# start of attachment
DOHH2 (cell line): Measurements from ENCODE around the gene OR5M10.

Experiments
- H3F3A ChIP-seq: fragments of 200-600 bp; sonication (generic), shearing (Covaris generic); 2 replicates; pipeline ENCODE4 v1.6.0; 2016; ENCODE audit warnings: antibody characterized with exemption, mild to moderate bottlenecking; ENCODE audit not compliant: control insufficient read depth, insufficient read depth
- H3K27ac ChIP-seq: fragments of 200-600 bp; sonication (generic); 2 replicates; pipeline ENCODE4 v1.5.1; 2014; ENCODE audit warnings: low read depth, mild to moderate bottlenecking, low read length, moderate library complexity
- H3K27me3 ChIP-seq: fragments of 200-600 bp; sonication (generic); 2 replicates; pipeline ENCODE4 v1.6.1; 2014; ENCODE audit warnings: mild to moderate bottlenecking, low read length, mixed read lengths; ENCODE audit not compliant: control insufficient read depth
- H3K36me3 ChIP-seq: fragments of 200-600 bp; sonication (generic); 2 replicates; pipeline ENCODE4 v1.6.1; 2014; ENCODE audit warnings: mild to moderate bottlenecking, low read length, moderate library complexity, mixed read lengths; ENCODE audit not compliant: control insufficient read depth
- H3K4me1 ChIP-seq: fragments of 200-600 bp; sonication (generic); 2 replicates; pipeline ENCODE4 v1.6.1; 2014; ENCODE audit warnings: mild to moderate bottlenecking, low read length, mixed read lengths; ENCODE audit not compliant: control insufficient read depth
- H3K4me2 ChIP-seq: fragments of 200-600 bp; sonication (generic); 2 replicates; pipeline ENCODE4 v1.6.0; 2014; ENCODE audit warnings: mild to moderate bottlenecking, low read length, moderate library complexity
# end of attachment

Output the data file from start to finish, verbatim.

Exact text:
DOHH2 (cell line): Measurements from ENCODE around the gene OR5M10.

Experiments
- H3F3A ChIP-seq: fragments of 200-600 bp; sonication (generic), shearing (Covaris generic); 2 replicates; pipeline ENCODE4 v1.6.0; 2016; ENCODE audit warnings: antibody characterized with exemption, mild to moderate bottlenecking; ENCODE audit not compliant: control insufficient read depth, insufficient read depth
- H3K27ac ChIP-seq: fragments of 200-600 bp; sonication (generic); 2 replicates; pipeline ENCODE4 v1.5.1; 2014; ENCODE audit warnings: low read depth, mild to moderate bottlenecking, low read length, moderate library complexity
- H3K27me3 ChIP-seq: fragments of 200-600 bp; sonication (generic); 2 replicates; pipeline ENCODE4 v1.6.1; 2014; ENCODE audit warnings: mild to moderate bottlenecking, low read length, mixed read lengths; ENCODE audit not compliant: control insufficient read depth
- H3K36me3 ChIP-seq: fragments of 200-600 bp; sonication (generic); 2 replicates; pipeline ENCODE4 v1.6.1; 2014; ENCODE audit warnings: mild to moderate bottlenecking, low read length, moderate library complexity, mixed read lengths; ENCODE audit not compliant: control insufficient read depth
- H3K4me1 ChIP-seq: fragments of 200-600 bp; sonication (generic); 2 replicates; pipeline ENCODE4 v1.6.1; 2014; ENCODE audit warnings: mild to moderate bottlenecking, low read length, mixed read lengths; ENCODE audit not compliant: control insufficient read depth
- H3K4me2 ChIP-seq: fragments of 200-600 bp; sonication (generic); 2 replicates; pipeline ENCODE4 v1.6.0; 2014; ENCODE audit warnings: mild to moderate bottlenecking, low read length, moderate library complexity